In the excellent anthology, Biopoetics (1999):

Emeritus Professor Daniel Rancour-Laferriere has an excellent chapter, entitled Preliminary Remarks on Literary Memetics. (pp 59-70) (the article is reprinted in Biopoetics, from an earlier journal article.)

Here is an excerpt from the article:

`It is my impression that literary theory has not made much progress toward answering the questions of either proximate or ultimate cause. There have been some admirable first steps, but basically literary theory is in as basic a state as biology before Darwin or Mendel. It has neither a developed concept of selection nor a genetics.

Perhaps the lessons learned by biologists can be of help to literary theoreticians. Perhaps at least some questions of definition can be raised, even if the big questions of proximate and ultimate cause are still out of reach. Assume for example, that literary evolution, like the evolution of organisms, is based on the survival of the fittest. A question of definition that would then have to be asked is, survival of the fittest what?

Precisely what are the literary units that endure from century to century?

Or, from the axiological viewpoint, what are the literary units that we endow with value, and thus permit to survive?

Lest the reader react with horror to so biological a metaphor as “the survival of the fittest”, let me point out that this phrase is neither particularly biological nor even a metaphor. In the first place, Darwin borrowed it from Spencer, who happened to use it for purposes of sociological theorizing before Darwin used it for purposes of biological theorizing (Ghiselin 1974, 219; Edel 1978).

In the second place, “survival of the fittest” cannot be a metaphor unless it is implicitly understood what biologists had in mind that survived. In fact biologists have been quite fickle about specifying just what survives. Nowadays in sociobiology it is survival of the fittest gene or allele of a gene (e.g. Dawkins 1976) or the fittest individual (e.g. Trivers 1971, 48), whereas it used to be the fittest social group or fittest species. In any case, if the literary scholar is going to make any use of the concept “survival of the fittest” then that scholar will, like the biologist, have to tackle the problem of determining what exactly is “fit” or “not fit” or “more fit” versus “less fit”.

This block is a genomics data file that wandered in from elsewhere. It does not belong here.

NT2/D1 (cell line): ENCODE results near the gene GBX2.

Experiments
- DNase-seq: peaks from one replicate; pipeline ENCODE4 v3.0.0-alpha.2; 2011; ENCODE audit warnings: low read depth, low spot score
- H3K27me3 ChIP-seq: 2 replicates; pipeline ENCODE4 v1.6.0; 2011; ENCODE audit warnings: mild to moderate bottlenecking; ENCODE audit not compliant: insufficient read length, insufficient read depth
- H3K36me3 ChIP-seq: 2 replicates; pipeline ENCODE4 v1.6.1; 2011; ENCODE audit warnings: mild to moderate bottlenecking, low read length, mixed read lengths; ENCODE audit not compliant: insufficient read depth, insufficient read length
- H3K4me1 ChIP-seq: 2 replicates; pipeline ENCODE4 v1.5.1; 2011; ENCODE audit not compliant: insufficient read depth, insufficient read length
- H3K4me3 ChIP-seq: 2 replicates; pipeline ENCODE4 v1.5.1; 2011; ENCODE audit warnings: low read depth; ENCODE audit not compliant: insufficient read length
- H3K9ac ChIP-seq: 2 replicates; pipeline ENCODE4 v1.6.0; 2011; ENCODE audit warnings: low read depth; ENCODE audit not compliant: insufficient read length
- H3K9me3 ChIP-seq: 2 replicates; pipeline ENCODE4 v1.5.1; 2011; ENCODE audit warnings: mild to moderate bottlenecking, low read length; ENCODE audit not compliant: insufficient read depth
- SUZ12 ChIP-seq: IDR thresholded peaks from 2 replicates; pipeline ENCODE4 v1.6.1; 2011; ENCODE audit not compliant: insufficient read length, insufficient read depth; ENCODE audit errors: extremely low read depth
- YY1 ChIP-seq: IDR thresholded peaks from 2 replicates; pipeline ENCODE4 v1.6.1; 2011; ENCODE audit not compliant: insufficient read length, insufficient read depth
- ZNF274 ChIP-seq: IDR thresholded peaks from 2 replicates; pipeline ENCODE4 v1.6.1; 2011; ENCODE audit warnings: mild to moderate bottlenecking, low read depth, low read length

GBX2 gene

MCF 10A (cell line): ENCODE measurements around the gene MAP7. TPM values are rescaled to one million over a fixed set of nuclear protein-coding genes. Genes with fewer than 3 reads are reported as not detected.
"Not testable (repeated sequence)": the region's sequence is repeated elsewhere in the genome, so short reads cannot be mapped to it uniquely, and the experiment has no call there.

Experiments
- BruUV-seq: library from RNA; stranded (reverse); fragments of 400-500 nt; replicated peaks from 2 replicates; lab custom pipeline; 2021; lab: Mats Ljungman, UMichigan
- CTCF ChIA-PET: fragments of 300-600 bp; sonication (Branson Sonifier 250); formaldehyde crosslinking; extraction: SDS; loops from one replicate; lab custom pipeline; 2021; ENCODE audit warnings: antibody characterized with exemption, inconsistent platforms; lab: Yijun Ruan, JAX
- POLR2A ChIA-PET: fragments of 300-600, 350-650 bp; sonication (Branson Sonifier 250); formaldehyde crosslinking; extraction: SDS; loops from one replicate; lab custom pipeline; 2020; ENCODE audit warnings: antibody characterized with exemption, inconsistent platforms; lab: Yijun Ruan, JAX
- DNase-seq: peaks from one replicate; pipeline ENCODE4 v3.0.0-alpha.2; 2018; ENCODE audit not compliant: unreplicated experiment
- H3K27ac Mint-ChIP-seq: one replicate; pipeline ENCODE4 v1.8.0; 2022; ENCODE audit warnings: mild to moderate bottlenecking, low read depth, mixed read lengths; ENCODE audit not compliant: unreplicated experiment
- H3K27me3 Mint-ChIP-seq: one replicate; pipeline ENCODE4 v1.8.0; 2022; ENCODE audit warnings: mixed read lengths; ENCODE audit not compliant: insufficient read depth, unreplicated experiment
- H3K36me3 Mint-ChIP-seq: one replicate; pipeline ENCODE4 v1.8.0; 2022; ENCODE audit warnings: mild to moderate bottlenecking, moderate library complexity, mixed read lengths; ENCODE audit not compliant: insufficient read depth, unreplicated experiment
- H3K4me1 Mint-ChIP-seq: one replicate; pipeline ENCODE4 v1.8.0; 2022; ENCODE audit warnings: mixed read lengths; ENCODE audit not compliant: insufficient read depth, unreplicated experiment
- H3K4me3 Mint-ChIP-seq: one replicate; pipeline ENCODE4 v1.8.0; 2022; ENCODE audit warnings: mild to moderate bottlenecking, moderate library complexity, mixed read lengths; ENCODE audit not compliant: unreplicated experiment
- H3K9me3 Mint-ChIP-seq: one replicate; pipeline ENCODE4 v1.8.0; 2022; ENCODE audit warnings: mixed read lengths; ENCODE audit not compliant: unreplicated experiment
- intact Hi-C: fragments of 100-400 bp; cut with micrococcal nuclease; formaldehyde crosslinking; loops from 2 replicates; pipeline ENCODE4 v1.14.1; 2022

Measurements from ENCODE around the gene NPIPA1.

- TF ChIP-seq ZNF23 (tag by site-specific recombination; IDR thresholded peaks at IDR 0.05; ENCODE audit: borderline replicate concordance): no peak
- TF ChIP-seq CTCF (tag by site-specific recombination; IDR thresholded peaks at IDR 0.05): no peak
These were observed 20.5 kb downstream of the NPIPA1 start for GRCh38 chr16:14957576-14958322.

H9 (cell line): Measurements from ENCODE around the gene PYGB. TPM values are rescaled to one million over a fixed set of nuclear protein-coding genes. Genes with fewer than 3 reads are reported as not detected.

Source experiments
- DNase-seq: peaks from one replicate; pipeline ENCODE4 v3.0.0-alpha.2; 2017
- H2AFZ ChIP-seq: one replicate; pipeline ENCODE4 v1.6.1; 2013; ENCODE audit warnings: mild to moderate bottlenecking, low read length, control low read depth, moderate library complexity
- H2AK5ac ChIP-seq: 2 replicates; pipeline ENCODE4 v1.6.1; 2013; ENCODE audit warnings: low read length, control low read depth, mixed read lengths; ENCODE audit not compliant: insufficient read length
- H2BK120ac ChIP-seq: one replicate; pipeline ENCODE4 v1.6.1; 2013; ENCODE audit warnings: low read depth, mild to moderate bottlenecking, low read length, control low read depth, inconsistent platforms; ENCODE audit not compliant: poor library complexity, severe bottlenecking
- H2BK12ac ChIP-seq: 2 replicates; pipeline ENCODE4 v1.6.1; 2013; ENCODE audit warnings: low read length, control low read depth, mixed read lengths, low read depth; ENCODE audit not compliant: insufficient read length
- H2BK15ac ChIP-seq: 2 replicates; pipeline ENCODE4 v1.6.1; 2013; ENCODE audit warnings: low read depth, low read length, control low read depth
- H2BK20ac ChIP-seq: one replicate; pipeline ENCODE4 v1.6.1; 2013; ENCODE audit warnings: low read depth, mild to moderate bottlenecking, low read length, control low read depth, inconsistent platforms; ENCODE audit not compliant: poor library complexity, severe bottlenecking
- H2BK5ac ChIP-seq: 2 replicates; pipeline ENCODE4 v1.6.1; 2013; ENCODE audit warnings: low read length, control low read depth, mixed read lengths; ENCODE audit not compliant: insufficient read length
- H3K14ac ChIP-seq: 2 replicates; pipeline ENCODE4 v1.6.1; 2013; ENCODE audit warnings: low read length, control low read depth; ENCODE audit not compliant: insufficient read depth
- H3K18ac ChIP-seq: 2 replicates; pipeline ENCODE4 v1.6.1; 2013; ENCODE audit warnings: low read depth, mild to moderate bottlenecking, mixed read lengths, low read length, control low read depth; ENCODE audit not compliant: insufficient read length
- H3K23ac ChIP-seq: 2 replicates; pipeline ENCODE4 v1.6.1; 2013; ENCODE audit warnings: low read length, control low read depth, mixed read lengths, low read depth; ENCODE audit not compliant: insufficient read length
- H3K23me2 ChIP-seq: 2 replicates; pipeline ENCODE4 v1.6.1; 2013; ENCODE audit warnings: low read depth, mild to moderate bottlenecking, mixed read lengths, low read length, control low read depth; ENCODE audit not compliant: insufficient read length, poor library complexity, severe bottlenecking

For starters, I would like to suggest that we follow the lead of Richard Dawkins, who has already begun to study the parallels between biological and cultural (including literary) evolution. In his highly readable book, The Selfish Gene (1976),

Dawkins proposes that the unit of cultural survival is something called the meme:

‘We need a name for the new replicator, a noun which conveys the idea of a unit of cultural transmission, or a unit of imitation. “Mimeme” comes from a suitable Greek root, but I want a monosyllable that sounds a bit like “gene”. I hope my classicist friends will forgive me if I abbreviate mimeme to meme.

If it is any consolation, it could alternatively be thought of as being related to “memory”, or to the French word même. It should be pronounced to rhyme with “cream.”

Examples of memes are tunes, ideas, catch-phrases, clothes, fashions, ways of making pots or building arches. Just as genes propagate themselves in the gene pool by leaping from body to body via sperms or eggs, so memes propagate themselves in the meme pool by leaping from brain to brain via a process which, in the broad sense, can be called imitation.’ (Dawkins 1976, 206).